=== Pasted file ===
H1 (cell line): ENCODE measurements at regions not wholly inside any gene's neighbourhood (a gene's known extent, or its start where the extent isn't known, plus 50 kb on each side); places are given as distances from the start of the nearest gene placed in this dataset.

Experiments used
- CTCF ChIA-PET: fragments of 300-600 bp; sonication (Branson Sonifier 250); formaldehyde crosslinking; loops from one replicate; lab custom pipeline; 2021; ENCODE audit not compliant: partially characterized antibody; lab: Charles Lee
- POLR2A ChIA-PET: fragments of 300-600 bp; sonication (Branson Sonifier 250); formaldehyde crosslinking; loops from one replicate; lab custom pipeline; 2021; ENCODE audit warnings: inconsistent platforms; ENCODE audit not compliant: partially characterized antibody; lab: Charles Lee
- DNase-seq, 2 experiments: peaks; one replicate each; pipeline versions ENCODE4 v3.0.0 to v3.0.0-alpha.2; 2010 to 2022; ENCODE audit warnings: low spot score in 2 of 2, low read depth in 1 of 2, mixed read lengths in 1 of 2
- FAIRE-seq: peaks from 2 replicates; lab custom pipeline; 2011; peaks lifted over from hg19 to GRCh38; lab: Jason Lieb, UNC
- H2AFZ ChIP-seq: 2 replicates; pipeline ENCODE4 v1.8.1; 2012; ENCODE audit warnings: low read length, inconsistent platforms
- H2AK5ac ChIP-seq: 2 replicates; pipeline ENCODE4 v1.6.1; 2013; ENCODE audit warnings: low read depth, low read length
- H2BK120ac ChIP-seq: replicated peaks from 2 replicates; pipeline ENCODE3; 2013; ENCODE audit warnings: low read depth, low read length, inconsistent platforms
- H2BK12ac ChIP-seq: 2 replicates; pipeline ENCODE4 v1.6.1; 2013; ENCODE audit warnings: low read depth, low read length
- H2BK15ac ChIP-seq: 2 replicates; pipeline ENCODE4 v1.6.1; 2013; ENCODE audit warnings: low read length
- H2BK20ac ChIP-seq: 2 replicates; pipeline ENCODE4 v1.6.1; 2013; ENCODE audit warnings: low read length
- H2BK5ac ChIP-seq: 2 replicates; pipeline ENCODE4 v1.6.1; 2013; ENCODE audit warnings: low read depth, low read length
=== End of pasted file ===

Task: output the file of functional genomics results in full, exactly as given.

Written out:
H1 (cell line): ENCODE measurements at regions not wholly inside any gene's neighbourhood (a gene's known extent, or its start where the extent isn't known, plus 50 kb on each side); places are given as distances from the start of the nearest gene placed in this dataset.

Experiments used
- CTCF ChIA-PET: fragments of 300-600 bp; sonication (Branson Sonifier 250); formaldehyde crosslinking; loops from one replicate; lab custom pipeline; 2021; ENCODE audit not compliant: partially characterized antibody; lab: Charles Lee
- POLR2A ChIA-PET: fragments of 300-600 bp; sonication (Branson Sonifier 250); formaldehyde crosslinking; loops from one replicate; lab custom pipeline; 2021; ENCODE audit warnings: inconsistent platforms; ENCODE audit not compliant: partially characterized antibody; lab: Charles Lee
- DNase-seq, 2 experiments: peaks; one replicate each; pipeline versions ENCODE4 v3.0.0 to v3.0.0-alpha.2; 2010 to 2022; ENCODE audit warnings: low spot score in 2 of 2, low read depth in 1 of 2, mixed read lengths in 1 of 2
- FAIRE-seq: peaks from 2 replicates; lab custom pipeline; 2011; peaks lifted over from hg19 to GRCh38; lab: Jason Lieb, UNC
- H2AFZ ChIP-seq: 2 replicates; pipeline ENCODE4 v1.8.1; 2012; ENCODE audit warnings: low read length, inconsistent platforms
- H2AK5ac ChIP-seq: 2 replicates; pipeline ENCODE4 v1.6.1; 2013; ENCODE audit warnings: low read depth, low read length
- H2BK120ac ChIP-seq: replicated peaks from 2 replicates; pipeline ENCODE3; 2013; ENCODE audit warnings: low read depth, low read length, inconsistent platforms
- H2BK12ac ChIP-seq: 2 replicates; pipeline ENCODE4 v1.6.1; 2013; ENCODE audit warnings: low read depth, low read length
- H2BK15ac ChIP-seq: 2 replicates; pipeline ENCODE4 v1.6.1; 2013; ENCODE audit warnings: low read length
- H2BK20ac ChIP-seq: 2 replicates; pipeline ENCODE4 v1.6.1; 2013; ENCODE audit warnings: low read length
- H2BK5ac ChIP-seq: 2 replicates; pipeline ENCODE4 v1.6.1; 2013; ENCODE audit warnings: low read depth, low read length